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NIDA. (1998, June 1). Presidential Early Career Award Presented to NIDA Grantee. Retrieved from

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June 01, 1998
Sharon Cargo

Behavioral neuroscientist and NIDA grantee Dr. Sharon L. Walsh of The Johns Hopkins University in Baltimore has earned a 1997 Presidential Early Career Award for Scientists and Engineers (PECASE) for her innovative clinical research on cocaine dependence. Dr. Walsh was one of 60 researchers who received PECASE Awards in a White House ceremony held last November. Of those 60, only 11 were from the National Institutes of Health, and Dr. Walsh was the only award recipient from NIDA.

Presidential early career award recipient Sharon WalshNIDA Director Dr. Alan I. Leshner and Presidential Early Career Award recipient Dr. Sharon L. Walsh.

The PECASE Awards were established in 1996 by President Clinton to promote U.S. leadership in scientific research and to recognize the contributions of promising young scholars whose work reflects a commitment to broad social goals. Ten Federal agencies nominate the awardees, who can receive up to $500,000 over a 5-year period to support their research.

Dr. Walsh's award citation recognized her "creativity and leadership in integrating clinical pharmacology and behavioral sciences in innovative studies for understanding and treating cocaine dependence." Her NIDA-supported research has included the evaluation of a class of medications called kappa-opioid agonists to determine their safety and effectiveness in treating cocaine dependence. Her approach to this study is considered unique by many researchers in that it evaluates simultaneously the effects of the medications on both cocaine use and cocaine relapse. NIDA also is funding her in work characterizing and quantifying the behavioral, physiological, and pharmacokinetic factors involved in cocaine withdrawal.

The community recognition and support the award has attracted are more significant than its financial rewards, Dr. Walsh believes. "Drug abuse research often does not receive the recognition it deserves, and this award reflects national recognition of the importance of drug abuse research and its contributions to public health," she says.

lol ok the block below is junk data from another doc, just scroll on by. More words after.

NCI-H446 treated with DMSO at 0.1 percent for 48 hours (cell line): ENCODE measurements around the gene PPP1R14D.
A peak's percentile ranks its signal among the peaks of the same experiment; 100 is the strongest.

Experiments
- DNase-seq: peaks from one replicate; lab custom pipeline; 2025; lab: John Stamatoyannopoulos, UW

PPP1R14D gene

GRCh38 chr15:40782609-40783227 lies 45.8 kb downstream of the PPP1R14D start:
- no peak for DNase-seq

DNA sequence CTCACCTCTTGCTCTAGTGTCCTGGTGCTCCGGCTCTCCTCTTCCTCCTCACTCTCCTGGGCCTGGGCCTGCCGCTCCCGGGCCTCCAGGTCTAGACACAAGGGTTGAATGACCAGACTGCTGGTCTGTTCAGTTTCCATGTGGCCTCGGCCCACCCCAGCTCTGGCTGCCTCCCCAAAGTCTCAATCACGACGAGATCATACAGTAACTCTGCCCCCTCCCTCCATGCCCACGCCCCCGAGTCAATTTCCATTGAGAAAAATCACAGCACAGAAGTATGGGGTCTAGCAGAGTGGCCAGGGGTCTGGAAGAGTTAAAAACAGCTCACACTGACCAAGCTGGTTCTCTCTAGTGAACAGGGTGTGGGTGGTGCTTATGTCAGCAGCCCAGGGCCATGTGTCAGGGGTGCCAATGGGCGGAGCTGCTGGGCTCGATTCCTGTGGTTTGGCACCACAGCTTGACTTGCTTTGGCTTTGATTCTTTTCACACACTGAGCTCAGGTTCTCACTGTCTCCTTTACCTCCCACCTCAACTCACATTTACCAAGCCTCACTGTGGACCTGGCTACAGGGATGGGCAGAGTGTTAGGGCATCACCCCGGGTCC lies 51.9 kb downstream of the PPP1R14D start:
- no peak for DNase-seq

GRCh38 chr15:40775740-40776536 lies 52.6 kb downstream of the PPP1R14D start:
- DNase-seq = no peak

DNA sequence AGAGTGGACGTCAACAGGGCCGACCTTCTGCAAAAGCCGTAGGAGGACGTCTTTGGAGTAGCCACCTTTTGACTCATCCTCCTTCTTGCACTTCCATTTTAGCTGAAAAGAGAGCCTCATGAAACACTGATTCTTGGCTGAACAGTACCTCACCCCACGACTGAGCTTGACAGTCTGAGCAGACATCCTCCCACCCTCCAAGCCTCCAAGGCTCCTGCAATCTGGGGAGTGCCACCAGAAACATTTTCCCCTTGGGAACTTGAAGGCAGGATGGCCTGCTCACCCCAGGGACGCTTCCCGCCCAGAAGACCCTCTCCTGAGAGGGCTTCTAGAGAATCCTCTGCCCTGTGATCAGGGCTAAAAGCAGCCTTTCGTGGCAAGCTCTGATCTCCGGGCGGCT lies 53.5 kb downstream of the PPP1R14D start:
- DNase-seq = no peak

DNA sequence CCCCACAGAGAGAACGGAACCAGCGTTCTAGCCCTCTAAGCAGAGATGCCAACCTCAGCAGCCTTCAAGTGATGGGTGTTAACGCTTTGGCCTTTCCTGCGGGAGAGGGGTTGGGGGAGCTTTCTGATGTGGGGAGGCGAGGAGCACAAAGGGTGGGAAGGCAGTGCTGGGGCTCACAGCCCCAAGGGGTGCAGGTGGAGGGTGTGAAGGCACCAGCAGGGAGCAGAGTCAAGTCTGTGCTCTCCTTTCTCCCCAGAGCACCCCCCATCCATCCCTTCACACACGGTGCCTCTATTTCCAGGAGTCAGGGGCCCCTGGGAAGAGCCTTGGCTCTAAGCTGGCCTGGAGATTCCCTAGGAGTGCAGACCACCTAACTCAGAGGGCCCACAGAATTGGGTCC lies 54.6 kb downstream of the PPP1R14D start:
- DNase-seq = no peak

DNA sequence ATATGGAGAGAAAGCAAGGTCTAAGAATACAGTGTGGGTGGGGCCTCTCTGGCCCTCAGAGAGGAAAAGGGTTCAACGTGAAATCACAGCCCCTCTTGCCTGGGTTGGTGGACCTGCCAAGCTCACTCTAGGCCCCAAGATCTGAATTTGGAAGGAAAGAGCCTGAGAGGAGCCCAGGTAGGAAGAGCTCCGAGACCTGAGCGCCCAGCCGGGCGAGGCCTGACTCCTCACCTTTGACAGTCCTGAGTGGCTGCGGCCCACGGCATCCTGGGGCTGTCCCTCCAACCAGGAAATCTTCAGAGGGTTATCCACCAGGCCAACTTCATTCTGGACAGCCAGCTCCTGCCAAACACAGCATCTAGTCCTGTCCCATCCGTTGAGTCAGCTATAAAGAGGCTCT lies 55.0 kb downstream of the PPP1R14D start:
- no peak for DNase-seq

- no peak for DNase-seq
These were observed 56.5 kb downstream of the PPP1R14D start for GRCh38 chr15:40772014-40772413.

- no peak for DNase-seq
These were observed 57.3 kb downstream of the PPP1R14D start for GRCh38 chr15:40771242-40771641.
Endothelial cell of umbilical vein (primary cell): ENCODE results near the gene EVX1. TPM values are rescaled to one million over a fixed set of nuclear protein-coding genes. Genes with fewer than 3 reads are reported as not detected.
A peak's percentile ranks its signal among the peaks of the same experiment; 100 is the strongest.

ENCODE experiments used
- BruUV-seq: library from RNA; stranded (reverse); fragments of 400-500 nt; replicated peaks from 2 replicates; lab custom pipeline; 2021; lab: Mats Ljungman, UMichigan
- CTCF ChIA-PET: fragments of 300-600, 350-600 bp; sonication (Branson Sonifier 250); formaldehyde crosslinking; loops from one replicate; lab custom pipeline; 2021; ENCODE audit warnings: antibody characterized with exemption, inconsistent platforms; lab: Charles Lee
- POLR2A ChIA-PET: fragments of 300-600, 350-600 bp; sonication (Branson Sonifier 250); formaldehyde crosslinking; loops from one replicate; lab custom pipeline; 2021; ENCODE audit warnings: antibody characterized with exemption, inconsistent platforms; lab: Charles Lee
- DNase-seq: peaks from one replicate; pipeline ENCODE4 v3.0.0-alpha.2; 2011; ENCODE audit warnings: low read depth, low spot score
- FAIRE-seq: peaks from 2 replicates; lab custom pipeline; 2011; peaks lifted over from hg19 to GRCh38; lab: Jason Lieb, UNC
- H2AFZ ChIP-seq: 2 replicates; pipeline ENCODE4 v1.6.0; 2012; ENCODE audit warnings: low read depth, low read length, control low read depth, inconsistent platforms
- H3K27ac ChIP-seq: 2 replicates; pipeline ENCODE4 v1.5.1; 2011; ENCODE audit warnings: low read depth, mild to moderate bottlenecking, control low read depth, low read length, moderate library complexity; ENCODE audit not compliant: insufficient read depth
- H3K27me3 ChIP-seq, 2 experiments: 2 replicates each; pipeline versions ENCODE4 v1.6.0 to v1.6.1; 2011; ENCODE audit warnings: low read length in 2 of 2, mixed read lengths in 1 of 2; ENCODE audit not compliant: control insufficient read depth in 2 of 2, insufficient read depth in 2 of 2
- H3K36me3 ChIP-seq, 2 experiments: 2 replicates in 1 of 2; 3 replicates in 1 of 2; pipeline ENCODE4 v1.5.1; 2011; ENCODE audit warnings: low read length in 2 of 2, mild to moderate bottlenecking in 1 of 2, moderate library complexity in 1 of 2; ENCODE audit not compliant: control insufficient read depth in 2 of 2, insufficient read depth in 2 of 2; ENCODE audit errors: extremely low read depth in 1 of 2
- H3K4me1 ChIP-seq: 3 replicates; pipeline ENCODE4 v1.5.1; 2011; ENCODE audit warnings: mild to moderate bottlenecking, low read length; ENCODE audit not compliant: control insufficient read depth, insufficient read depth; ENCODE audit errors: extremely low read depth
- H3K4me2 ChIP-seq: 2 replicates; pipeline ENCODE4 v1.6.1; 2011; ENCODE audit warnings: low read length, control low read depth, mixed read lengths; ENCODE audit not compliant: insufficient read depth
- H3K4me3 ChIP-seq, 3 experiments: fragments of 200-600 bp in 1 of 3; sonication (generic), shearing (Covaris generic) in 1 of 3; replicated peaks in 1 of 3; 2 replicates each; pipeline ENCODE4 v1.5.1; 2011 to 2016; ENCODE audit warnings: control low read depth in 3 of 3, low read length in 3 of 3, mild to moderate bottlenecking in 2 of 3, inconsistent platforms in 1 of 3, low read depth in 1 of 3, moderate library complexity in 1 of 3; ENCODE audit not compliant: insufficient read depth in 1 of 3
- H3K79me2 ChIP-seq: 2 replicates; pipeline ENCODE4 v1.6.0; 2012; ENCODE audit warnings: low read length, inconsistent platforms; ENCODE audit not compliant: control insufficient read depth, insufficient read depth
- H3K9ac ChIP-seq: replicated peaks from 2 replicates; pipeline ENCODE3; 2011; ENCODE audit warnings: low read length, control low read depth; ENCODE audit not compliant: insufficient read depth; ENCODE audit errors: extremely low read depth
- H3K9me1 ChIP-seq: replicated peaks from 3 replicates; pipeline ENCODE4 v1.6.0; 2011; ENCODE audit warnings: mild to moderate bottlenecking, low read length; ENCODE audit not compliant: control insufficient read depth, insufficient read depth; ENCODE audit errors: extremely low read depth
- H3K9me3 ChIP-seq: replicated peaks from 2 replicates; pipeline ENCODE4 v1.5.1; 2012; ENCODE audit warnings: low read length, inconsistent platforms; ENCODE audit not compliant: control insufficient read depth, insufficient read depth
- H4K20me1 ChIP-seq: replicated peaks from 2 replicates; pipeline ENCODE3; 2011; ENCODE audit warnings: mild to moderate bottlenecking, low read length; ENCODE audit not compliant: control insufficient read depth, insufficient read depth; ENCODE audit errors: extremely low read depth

This sentiment is seconded by Dr. Frank Vocci, director of NIDA's Medications Development Division. "Dr. Walsh is widely recognized within the field of drug abuse for her innovative and highly productive clinical pharmacology studies on novel treatments for cocaine and heroin dependence," he says. "And in addition to acknowledging Dr. Walsh's accomplishments, her PECASE Award reflects a recognition of the importance of research on drug abuse."

An associate professor at Johns Hopkins, Dr. Walsh has given more than 40 scientific presentations at meetings of organizations such as the College on Problems of Drug Dependence, the American Society for Clinical Pharmacology and Therapeutics, and the Society for Neuroscience. She has authored and coauthored monograph and book chapters on drug abuse as well as numerous journal articles.

Dr. Walsh is not the first NIDA grantee to receive the PECASE Award. In 1996, the first year in which PECASE Awards were given, NIDA grantee

Dr. David W. Self of Yale University in New Haven, Connecticut, was recognized for his basic research on the underlying mechanisms of drug abuse and addiction (see "Cocaine Researcher Honored for Innovative Research," NIDA NOTES May/June 1997).